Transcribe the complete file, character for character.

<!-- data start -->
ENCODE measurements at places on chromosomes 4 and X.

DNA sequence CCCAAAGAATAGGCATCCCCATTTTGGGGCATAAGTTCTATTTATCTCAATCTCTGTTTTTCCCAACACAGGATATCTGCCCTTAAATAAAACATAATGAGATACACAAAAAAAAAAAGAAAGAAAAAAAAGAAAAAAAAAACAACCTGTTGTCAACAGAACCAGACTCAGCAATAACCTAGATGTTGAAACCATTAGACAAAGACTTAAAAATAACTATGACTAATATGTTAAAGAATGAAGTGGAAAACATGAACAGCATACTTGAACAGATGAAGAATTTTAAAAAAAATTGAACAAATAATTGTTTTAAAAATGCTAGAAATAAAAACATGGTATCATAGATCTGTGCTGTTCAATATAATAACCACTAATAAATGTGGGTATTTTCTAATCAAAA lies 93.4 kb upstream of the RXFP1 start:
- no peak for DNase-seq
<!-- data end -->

ENCODE measurements at places on chromosomes 4 and X.

DNA sequence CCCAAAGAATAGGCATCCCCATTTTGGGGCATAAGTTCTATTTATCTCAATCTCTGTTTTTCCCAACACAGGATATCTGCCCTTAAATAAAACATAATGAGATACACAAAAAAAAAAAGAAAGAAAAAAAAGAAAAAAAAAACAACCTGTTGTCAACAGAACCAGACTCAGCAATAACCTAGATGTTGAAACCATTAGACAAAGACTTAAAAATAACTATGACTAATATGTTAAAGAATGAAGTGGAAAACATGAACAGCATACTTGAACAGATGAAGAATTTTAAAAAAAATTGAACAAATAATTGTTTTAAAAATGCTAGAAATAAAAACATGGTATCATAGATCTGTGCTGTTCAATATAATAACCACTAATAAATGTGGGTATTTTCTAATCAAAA lies 93.4 kb upstream of the RXFP1 start:
- no peak for DNase-seq